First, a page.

While the office sector has had some advances in purging unwanted paper, things haven’t been so rosy in the area of closing the loop and buying recycled paper for the office, or recycling our old phones or e-waste. Neither has been Queensland’s choice not to have a landfill levy. Some contractors from Victoria and New South Wales have been trucking rubbish to Queensland to take advantage of that state’s free landfill regime. But as Recycling Week got under way this week, it became apparent that a new NSW rule that came into effect on 1 November, the Proximity Principle, would start to stem the flow of rubbish, at least from one state. The rule means that NSW waste businesses now have to dispose of waste within 150 kilometres of the point of collection or, in the case of remote areas, the “nearest lawful facility” or be hit by substantial fines and possibly face criminal charges. Suddenly, recycling just got even more economically attractive.

Politics and Society

UK opposition could doom EU efforts to curb plastic bag use
A bid by the European parliament to impose an 80% cut in the 100bn plastic bags used by Europeans each year could be scuppered by several states opposed to Europe-wide action, and a European commission that increasingly views targets as an unnecessary distraction. ‘Single use’ plastic bags are light, convenient and easily thrown away but their very disposability creates an environmental threat. As many as a million seabirds and 100,000 sea mammals – including large numbers of seals and turtles – are killed each year by ingesting plastics or becoming entangled in the growing number of plastic islands that gloss large swathes of the world’s oceans. But several countries led by the UK and Croatia are opposing EU-wide mandatory pricing or product restrictions for plastic bags.

Why fixate on 20% renewables? It’s never been the actual target
Labor has walked away from negotiations with the government over changes to the Renewable Energy Target, saying the proposed cuts of almost 40% are too deep. Industry minister Ian Macfarlane says he is only trying to bring the scheme back into line with its “original bipartisan intent” of 20% renewable energy by 2020. Yet this wasn’t the original intent. The Renewable Energy Target has gone through a variety of iterations over its lifetime, but never has it been officially defined in terms in terms of a percentage target.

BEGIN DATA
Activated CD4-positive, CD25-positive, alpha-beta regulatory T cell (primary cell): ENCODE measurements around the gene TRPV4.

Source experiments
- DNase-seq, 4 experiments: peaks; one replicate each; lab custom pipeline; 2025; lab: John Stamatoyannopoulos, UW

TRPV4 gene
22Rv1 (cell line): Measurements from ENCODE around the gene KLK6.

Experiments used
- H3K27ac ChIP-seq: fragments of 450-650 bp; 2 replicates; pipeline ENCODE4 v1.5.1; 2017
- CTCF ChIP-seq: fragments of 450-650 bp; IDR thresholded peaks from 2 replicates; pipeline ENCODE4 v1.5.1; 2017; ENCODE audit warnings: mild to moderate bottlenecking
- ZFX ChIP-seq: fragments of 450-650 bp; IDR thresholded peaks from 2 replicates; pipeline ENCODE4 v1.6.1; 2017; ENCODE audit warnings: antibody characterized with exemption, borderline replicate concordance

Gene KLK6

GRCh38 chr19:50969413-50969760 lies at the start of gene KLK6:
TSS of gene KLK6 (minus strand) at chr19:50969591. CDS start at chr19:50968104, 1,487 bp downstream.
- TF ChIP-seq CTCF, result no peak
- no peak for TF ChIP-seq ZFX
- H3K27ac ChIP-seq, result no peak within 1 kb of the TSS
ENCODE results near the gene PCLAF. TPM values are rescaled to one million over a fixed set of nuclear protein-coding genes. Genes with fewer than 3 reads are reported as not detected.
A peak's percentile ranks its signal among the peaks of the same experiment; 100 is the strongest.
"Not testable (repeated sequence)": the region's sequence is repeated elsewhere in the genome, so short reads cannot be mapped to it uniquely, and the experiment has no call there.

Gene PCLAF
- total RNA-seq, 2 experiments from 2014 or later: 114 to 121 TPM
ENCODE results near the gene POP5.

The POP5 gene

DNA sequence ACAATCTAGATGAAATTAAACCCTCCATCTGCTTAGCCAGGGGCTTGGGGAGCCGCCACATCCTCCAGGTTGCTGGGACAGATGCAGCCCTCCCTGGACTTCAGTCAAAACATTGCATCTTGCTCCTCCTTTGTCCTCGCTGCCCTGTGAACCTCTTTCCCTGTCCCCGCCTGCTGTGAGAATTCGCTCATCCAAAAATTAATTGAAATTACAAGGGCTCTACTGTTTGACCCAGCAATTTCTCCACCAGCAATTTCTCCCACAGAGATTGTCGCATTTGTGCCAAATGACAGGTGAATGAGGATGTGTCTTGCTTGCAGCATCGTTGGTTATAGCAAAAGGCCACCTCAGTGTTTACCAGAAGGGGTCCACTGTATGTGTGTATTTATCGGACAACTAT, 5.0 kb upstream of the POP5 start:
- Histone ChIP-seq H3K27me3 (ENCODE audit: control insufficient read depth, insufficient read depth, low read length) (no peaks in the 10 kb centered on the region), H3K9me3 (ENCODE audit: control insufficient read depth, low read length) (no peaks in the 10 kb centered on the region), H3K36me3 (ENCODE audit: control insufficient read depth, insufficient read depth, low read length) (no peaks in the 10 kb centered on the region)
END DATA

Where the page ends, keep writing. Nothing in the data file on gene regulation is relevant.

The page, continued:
Australia talks the talk, but will it walk the walk to save rainforests?
At the Asia-Pacific Rainforest Summit, which concluded yesterday in Sydney, environment minister Greg Hunt announced A$6 million to combat illegal logging. While the funding builds on legislation to ensure Australian goods are sourced legally, is this the deal Hunt was after to save rainforests? The summit was a Coalition election promise, highlighting the importance of slowing deforestation to combat climate change. It preceded the World Parks Congress, a once-in-a-decade phenomenon that is drawing some 6,000 park aficionados, environmental managers and government delegates from around the globe to Sydney this week.

Food Systems

‘No need’ for free range eggs standard says ACCC, outraging consumer and industry groups
The consumer watchdog has declared there is “no need” for a free range egg standard in Australia, shocking egg producers and consumer advocates, who are both in the midst of developing such a standard with ministers in every state. Rod Sims, chairman of the Australian Competition and Consumer Commission, said producers should instead use commonsense and rely on court rulings to avoid misleading shoppers with their labelling.